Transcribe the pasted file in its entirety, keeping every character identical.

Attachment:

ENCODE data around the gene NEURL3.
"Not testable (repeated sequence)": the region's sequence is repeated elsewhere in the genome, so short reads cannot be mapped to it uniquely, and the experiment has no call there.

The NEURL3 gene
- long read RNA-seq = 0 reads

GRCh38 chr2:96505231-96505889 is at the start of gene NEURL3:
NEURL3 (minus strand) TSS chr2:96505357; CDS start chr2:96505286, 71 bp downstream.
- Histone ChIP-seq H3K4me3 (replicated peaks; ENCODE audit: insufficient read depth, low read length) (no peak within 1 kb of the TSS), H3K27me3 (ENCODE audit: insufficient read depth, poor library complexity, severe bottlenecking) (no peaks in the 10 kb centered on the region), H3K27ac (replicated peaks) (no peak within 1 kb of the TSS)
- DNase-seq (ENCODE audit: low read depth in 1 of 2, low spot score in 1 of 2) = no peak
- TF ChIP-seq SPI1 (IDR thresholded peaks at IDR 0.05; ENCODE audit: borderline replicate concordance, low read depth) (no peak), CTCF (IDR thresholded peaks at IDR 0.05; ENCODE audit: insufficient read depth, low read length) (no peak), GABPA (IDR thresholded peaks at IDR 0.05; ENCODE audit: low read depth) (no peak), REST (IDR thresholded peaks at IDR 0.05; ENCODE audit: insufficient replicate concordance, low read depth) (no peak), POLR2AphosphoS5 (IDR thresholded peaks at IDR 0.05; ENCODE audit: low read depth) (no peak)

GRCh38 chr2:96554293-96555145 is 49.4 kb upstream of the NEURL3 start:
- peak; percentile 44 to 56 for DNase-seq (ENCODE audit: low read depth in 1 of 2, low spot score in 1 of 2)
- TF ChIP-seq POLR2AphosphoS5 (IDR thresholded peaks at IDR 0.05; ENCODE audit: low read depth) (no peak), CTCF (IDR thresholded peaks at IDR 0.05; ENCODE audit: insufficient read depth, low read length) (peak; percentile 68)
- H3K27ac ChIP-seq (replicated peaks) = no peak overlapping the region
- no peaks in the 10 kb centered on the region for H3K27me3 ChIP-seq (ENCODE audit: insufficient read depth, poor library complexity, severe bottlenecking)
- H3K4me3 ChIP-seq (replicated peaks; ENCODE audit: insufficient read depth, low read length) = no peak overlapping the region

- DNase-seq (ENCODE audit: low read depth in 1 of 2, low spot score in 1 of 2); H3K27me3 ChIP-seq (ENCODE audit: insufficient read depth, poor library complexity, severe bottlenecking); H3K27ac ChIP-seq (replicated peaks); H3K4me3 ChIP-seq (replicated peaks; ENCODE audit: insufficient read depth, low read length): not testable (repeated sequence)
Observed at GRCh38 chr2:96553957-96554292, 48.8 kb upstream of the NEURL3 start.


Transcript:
ENCODE data around the gene NEURL3.
"Not testable (repeated sequence)": the region's sequence is repeated elsewhere in the genome, so short reads cannot be mapped to it uniquely, and the experiment has no call there.

The NEURL3 gene
- long read RNA-seq = 0 reads

GRCh38 chr2:96505231-96505889 is at the start of gene NEURL3:
NEURL3 (minus strand) TSS chr2:96505357; CDS start chr2:96505286, 71 bp downstream.
- Histone ChIP-seq H3K4me3 (replicated peaks; ENCODE audit: insufficient read depth, low read length) (no peak within 1 kb of the TSS), H3K27me3 (ENCODE audit: insufficient read depth, poor library complexity, severe bottlenecking) (no peaks in the 10 kb centered on the region), H3K27ac (replicated peaks) (no peak within 1 kb of the TSS)
- DNase-seq (ENCODE audit: low read depth in 1 of 2, low spot score in 1 of 2) = no peak
- TF ChIP-seq SPI1 (IDR thresholded peaks at IDR 0.05; ENCODE audit: borderline replicate concordance, low read depth) (no peak), CTCF (IDR thresholded peaks at IDR 0.05; ENCODE audit: insufficient read depth, low read length) (no peak), GABPA (IDR thresholded peaks at IDR 0.05; ENCODE audit: low read depth) (no peak), REST (IDR thresholded peaks at IDR 0.05; ENCODE audit: insufficient replicate concordance, low read depth) (no peak), POLR2AphosphoS5 (IDR thresholded peaks at IDR 0.05; ENCODE audit: low read depth) (no peak)

GRCh38 chr2:96554293-96555145 is 49.4 kb upstream of the NEURL3 start:
- peak; percentile 44 to 56 for DNase-seq (ENCODE audit: low read depth in 1 of 2, low spot score in 1 of 2)
- TF ChIP-seq POLR2AphosphoS5 (IDR thresholded peaks at IDR 0.05; ENCODE audit: low read depth) (no peak), CTCF (IDR thresholded peaks at IDR 0.05; ENCODE audit: insufficient read depth, low read length) (peak; percentile 68)
- H3K27ac ChIP-seq (replicated peaks) = no peak overlapping the region
- no peaks in the 10 kb centered on the region for H3K27me3 ChIP-seq (ENCODE audit: insufficient read depth, poor library complexity, severe bottlenecking)
- H3K4me3 ChIP-seq (replicated peaks; ENCODE audit: insufficient read depth, low read length) = no peak overlapping the region

- DNase-seq (ENCODE audit: low read depth in 1 of 2, low spot score in 1 of 2); H3K27me3 ChIP-seq (ENCODE audit: insufficient read depth, poor library complexity, severe bottlenecking); H3K27ac ChIP-seq (replicated peaks); H3K4me3 ChIP-seq (replicated peaks; ENCODE audit: insufficient read depth, low read length): not testable (repeated sequence)
Observed at GRCh38 chr2:96553957-96554292, 48.8 kb upstream of the NEURL3 start.